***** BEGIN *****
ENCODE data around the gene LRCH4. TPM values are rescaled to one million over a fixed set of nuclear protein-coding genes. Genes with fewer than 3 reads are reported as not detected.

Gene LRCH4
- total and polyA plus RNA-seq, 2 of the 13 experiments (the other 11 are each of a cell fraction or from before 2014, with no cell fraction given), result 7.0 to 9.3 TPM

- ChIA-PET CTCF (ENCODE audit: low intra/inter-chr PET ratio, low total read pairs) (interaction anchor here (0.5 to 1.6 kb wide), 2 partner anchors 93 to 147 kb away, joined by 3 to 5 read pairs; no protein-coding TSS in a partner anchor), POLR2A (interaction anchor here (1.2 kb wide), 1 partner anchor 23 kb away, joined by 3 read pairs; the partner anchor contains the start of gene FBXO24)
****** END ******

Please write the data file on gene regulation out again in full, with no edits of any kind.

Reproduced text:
ENCODE data around the gene LRCH4. TPM values are rescaled to one million over a fixed set of nuclear protein-coding genes. Genes with fewer than 3 reads are reported as not detected.

Gene LRCH4
- total and polyA plus RNA-seq, 2 of the 13 experiments (the other 11 are each of a cell fraction or from before 2014, with no cell fraction given), result 7.0 to 9.3 TPM

- ChIA-PET CTCF (ENCODE audit: low intra/inter-chr PET ratio, low total read pairs) (interaction anchor here (0.5 to 1.6 kb wide), 2 partner anchors 93 to 147 kb away, joined by 3 to 5 read pairs; no protein-coding TSS in a partner anchor), POLR2A (interaction anchor here (1.2 kb wide), 1 partner anchor 23 kb away, joined by 3 read pairs; the partner anchor contains the start of gene FBXO24)